A lot of research went into pulling the story together. Covering so many complex themes and issues, and events that were so real for many people in the world, carried a weight of responsibility to make the characters and events authentic and to ensure that the book truthfully represented those affected. Sammy’s story is pieced together from the very real stories of child and adult refugees, who have made the same journey for the same reasons. Over the course of three or four years she worked diligently to research and collect the stories that helped her to shape the narrative. ‘I always try to do tons of research, that’s why it always takes me such a long time to get an initial idea on to the page. It’s always quite a few years, because that’s what I feel I need. The first couple of years, when I didn’t really know what it was, it was literally reading article after article, then I made some friends in Folkstone. A lot of them worked with refugee charities and I started to get first-hand experience from them. The lady who became my sensitivity reader was on it from the very beginning, she herself is a refugee from Eritrea. She did her research and put me in touch with people who were willing to talk to me, because you don’t want to re-traumatise people.’ At the end of the process, these were the people she went back to again and again to make sure that her words rang true. ‘I needed to make sure that everything was right and everyone was happy. Especially with my sensitivity reader, I kept going back to her and asking her to tell me if anything wasn’t right. I didn’t want her to worry about my feelings, or about my art, I wanted her to tell me and tell me bluntly. She was really great at telling me when something didn’t feel right or when it wasn’t quite the right journey.’
Nat’s brother Ryan also features heavily in the storyline, as Nat watches him drawn into a far-right group, still grieving the loss of his mother and becoming increasingly disaffected by his inability to get a job, with the family about to lose their home. ‘There was a moment when I wondered whether Ryan needed a bigger part and whether he’d be a third character, but as I was working with it, it just didn’t feel right.’ She knew that his was an important story to follow though, as these were the very real experiences of people on her own doorstep. As part of the ongoing research, she sat in on workshops and took in the experiences of people in similar situations. ‘I was very aware of Ryan, and that I didn’t just want him to be this big bad wolf-like character. I wanted people to also have sympathy for him, and to be able to understand where he was coming from, because I don’t want to vilify anybody. It was one of the bits of the story that I was most scared about. Because fundamentally I don’t think people are evil, I think we’re all a product of our circumstance. I’m never excusing people for their actions, but I don’t believe people are black or white and I do try and work that into the story.’
All these issues are deeply affecting for readers of the book, and I wonder about the toll that researching and writing about such topics has on her. ‘When I was doing the interviews or reading the first-hand accounts given to support workers, I was quite affected. I remember Joe actually telling me how difficult it was to hear these stories, because I’d told him so many. As part of my process, I needed to share. He was really concerned that I should take some breaks, because I wasn’t, I was just so immersed in it. When I was reading my journal for Run, Rebel, I realised how much I was crying. I think I’d put it down to my lack of confidence in myself as a writer and a fear of embarrassing myself; that’s constantly going through my head, all the time. But actually I think it was that the subject matter was really getting to me. And I realised that through The Crossing, I was crying a lot as well. So I think it did affect me more than I realised. But I kept questioning who I was to get upset, realising what a privilege it was for me to get upset, that’s what made me carry on. But they’re hard stories, really hard stories.’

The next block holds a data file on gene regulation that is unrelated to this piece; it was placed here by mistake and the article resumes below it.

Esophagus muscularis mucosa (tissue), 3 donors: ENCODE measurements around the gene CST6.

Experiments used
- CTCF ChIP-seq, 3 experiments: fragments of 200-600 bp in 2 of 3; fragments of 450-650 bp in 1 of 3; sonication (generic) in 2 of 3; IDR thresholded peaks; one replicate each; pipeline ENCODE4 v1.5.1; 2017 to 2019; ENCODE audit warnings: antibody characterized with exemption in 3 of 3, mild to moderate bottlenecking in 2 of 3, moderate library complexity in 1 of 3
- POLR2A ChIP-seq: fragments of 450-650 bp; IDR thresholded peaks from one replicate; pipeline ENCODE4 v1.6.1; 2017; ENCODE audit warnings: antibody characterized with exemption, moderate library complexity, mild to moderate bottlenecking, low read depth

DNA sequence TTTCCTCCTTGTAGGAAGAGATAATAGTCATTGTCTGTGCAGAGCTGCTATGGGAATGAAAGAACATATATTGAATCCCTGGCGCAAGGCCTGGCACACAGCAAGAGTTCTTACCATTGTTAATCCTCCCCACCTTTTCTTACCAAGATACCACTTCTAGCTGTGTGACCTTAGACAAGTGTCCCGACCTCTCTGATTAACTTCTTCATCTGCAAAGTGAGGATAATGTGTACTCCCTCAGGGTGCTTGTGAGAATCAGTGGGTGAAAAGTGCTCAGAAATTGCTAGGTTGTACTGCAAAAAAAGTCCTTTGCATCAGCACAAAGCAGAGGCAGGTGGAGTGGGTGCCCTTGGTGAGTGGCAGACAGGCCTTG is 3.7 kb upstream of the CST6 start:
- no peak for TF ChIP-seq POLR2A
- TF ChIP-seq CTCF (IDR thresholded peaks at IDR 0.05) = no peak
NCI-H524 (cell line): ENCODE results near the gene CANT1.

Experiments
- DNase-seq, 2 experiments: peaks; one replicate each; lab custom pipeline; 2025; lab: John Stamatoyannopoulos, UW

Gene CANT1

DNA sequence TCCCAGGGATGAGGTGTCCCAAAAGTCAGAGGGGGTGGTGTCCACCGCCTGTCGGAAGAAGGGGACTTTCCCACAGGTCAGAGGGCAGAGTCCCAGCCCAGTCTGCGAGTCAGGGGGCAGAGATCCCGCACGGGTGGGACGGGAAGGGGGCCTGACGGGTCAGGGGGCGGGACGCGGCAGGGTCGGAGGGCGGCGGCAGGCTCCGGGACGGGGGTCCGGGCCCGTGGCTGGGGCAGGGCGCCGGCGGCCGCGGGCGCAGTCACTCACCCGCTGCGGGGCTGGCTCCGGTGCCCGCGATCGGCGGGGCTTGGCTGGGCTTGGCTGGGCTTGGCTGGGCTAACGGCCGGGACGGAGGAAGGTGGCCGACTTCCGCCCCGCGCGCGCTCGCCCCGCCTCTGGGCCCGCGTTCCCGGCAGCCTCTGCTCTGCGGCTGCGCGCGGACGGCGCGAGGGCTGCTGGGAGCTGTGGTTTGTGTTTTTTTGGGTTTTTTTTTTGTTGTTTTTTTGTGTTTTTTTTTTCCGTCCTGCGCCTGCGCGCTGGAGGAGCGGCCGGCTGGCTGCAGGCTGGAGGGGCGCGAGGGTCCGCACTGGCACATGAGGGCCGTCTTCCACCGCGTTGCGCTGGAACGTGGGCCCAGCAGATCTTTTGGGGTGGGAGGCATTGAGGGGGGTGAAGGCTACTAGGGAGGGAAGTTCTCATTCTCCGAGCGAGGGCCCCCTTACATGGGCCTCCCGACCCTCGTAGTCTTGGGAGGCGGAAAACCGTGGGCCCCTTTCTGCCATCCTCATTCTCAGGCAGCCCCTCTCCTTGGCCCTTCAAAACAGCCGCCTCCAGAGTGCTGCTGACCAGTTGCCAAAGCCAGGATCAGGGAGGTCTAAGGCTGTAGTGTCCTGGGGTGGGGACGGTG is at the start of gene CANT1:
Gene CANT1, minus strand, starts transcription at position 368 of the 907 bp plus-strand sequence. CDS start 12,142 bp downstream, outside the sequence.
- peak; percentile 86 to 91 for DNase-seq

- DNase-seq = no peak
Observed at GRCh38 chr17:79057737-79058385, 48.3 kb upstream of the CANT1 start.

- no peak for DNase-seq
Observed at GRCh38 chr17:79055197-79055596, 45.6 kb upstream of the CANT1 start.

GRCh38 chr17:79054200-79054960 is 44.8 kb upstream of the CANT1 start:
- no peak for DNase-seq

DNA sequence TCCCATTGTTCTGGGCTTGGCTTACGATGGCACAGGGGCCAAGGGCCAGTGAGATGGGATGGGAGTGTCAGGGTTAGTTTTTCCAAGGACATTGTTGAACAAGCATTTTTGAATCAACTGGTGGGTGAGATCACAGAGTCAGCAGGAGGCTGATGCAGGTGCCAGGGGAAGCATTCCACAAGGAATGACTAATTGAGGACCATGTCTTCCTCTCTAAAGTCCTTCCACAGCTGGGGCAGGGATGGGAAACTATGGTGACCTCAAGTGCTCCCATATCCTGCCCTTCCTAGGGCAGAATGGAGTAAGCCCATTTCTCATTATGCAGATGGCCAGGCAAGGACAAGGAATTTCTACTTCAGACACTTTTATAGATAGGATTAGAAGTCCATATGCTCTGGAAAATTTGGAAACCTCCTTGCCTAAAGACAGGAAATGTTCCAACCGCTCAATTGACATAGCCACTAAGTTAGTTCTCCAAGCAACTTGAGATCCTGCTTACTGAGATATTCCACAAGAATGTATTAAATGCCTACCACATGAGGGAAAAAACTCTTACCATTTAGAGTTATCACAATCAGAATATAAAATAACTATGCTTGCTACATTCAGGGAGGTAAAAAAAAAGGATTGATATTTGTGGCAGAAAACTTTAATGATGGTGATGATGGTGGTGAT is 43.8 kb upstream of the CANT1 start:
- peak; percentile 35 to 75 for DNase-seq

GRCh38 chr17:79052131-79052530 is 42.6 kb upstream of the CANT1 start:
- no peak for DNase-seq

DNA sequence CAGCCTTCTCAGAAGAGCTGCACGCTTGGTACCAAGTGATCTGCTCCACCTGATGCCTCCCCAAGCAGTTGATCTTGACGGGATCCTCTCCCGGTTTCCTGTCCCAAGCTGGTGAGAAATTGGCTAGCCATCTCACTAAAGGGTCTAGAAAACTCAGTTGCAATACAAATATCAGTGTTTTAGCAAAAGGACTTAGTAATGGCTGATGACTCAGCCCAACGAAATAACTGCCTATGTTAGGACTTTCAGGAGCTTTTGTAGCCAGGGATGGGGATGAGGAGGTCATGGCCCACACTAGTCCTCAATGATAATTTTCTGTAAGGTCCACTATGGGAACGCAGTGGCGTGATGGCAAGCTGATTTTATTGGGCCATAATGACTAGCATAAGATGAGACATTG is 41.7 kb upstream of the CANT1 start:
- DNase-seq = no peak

What makes her persist is the overriding feeling that these are stories which need to be told, and the impact that sharing these stories might have on their readers. ‘If it changes some minds, that’s powerful, right? Art has the ability to change minds and hearts, which is why people, especially people at the top, have always been really scared of it, so if it can change some minds, that would really be the best thing ever.’ When the book first came out, she received Arts Council funding to do some virtual visits with some schools in Kent, throughout Folkstone and Dover primarily. ‘It was sometimes quite prickly. I know it was only on Zoom, but the faces were of thunder sometimes, really not liking what I was saying. Perhaps some of it reflected what they were hearing at home and they felt I was coming into their classroom like this do-gooder artist, but I got a couple of really nice emails from teachers who said “After your Zoom, some of the kids went away and they read the books you gave them. These two lads who were pretty anti what you were saying have really come round.” That’s the best review I can get. If there are a couple of kids who thought one way and their minds have been changed, then that’s all I need.’
Charlotte Hacking is Central Learning Programmes Leader at CLPE. Prior to that she was a teacher and senior leader and taught across the primary years.
The Crossing and Run, Rebel are published by Penguin, £7.99 pbk.